Pantries Need Donations

Overall, area food pantries are reporting higher levels of need this year compared to last.

Some pantries have been able to keep up with the demand while others are still struggling.

The Missourian spoke with six local pantries to see how they were faring heading into the holiday season.

Agape Food Pantry, St. Clair

The tables have turned at Agape Food Pantry in St. Clair. Some people who used to contribute goods are now recipients, said Kathy Jennemann, who runs the pantry.

“We are getting half the donations and twice the people,” said Jennemann, adding that Agape also is a homeless shelter where about 25 people stay.

“We will feed anyone who comes in hungry,” she said.

The number of people seeking food from the pantry has doubled since last year, she said, while donations are down.

Jennemann said people who used to be faithful donors have lost jobs in the poor economy.

As a result, people who used to be able to get a banana box full of food, now are getting about half of that.

Thankfully, Operation Food Search, which is offered through Schnucks, allows the pantry to receive fresh baked goods and produce, she said. That program involves the grocery store donating items that are still good, but set to expire soon.

If people want to help, they can bring in canned meat products, such as chicken, tuna and Spam. While a can of vegetables is better than nothing, Jennemann likes for recipients to be able to make a meal out of the donations.

Pasta, cereal, beef stew and ravioli also make good donation items.

People can drop off donations at the pantry, which is located at 1095 N. Service Road W., St. Clair.

Items can be dropped off during the pantry’s normal hours of Monday through Friday, 8 a.m. to 5 p.m. and Saturday and Sunday from 9 a.m. to 4 p.m.

Union Food Pantry

Union Food Pantry volunteer Jan Brennan said she expects a small increase in the number of families the pantry helps this year.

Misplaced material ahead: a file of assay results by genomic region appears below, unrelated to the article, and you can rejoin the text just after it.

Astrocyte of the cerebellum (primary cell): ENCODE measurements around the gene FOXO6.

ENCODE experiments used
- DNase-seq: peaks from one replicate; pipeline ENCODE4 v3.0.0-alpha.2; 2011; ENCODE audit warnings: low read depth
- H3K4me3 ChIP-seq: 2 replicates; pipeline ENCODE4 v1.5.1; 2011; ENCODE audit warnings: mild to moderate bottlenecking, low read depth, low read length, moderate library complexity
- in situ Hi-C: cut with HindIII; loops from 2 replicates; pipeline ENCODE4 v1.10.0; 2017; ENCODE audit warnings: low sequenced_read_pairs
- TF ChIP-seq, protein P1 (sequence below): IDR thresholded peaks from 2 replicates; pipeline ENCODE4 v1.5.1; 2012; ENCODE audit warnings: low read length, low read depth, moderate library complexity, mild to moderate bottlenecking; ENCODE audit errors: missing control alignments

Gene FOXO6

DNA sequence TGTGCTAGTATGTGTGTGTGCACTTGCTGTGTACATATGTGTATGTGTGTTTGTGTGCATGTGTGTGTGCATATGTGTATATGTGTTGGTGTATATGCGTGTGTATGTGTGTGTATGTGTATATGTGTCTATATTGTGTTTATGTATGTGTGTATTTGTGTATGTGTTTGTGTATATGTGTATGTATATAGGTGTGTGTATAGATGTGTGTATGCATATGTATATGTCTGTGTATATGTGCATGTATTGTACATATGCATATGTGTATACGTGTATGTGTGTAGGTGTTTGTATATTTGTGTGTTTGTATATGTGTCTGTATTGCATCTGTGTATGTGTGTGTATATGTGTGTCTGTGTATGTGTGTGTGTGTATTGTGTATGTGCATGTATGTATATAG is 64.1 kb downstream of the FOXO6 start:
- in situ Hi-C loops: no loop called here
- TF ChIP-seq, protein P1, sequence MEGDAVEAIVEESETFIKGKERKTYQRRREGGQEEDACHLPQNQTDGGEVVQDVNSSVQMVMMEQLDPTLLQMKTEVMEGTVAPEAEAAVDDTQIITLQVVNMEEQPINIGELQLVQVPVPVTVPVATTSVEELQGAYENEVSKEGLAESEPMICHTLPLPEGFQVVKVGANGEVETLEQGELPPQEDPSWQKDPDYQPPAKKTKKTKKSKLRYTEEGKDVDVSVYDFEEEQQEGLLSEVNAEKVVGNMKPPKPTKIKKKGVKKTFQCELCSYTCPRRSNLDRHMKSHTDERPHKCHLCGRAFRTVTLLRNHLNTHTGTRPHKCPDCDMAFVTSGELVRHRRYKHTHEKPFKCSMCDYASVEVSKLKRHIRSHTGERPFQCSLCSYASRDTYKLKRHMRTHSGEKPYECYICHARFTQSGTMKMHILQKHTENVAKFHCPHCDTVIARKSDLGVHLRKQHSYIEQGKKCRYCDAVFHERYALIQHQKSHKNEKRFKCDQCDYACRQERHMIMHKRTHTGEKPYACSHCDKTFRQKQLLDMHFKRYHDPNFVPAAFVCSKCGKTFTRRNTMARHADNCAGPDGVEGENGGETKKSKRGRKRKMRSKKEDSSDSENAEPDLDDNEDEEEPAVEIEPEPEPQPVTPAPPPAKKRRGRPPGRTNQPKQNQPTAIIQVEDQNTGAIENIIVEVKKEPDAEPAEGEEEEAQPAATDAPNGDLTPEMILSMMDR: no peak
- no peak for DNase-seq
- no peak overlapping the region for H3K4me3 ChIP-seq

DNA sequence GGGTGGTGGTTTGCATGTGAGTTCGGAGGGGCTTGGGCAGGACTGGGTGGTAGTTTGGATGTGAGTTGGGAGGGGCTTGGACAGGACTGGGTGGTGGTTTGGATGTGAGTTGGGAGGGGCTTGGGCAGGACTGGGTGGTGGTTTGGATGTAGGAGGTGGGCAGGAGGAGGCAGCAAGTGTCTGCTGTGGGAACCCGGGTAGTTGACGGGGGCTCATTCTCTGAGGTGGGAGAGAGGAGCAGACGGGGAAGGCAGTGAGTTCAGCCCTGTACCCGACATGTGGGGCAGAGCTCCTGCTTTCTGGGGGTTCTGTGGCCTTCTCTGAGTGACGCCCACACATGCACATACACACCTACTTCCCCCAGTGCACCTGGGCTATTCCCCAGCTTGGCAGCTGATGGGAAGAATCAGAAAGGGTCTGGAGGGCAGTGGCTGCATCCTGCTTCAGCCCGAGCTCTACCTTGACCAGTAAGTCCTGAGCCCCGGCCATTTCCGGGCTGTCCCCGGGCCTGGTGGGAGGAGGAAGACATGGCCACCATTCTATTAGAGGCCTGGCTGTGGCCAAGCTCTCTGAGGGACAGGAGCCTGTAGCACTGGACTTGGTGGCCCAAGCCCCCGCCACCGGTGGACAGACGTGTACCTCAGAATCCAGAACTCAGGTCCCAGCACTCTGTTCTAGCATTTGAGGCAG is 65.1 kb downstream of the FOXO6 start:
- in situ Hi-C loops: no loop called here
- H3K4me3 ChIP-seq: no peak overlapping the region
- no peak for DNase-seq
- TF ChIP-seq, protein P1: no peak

If the projections for November and December pan out as expected, the pantry will have served more than 2,000 families this year for a total of more than 5,000 adults and children, she said.

It appears there have been more new families served by the pantry this year, Brennan said, adding that people of all ages from children to seniors on fixed incomes benefit.

Fortunately, Brennan said, “We are supported by the community really well.”

For instance, she said the Boy Scouts’ food drive this year surpassed last year’s drive.

Brennan said she’s grateful to the Boy Scouts, Girl Scouts, schools, churches, post office, police department, businesses and individuals who contribute.

She is very pleased with the amount of donations that have come in this year.

“We have a lot of private individuals who donate on a regular basis,” said Brennan, adding the pantry would not exist without the community.

The donations help families and the Union School District, she added.

Right now, she said, it may appear that the pantry has adequate donations. But she said people tend to give more this time of year and then donations drop off after the holidays. This can leave the pantry with a shortage during the spring and summer, she noted.

Peanut butter and jelly make good donations, as do household items such as deodorant, bar soap and shampoo. Cereal, dry pasta, tomato sauce and spaghetti sauce also are all good items to donate.

Those who wish to make a donation can do so at 113 W. Locust St., Union. People can call to set up a time to donate items by calling the pantry at 636-584-7050. The shelter is open Monday and Thursday between 2 and 4 p.m.

Loving Hearts Outreach

For Sandy Crider, executive director of Loving Hearts Outreach, this year has marked the worst in her 16 years since starting the organization.

“It’s been horrible,” she said.

People think the economy is rebounding, she said, but some people who didn’t have jobs before are now working one or two part-time jobs and have no reserve if something goes wrong.

Additionally, more people started needing help this year, she said.

And with USDA food commodities being cut more than in half, the organization is having trouble providing for families in need.

“Our allocation went from 22,000 pounds (of food per month) to 2,500 at one point, a difference of 20,000 pounds of food,” she said. “We had to cut back on the amount of food given to clients.”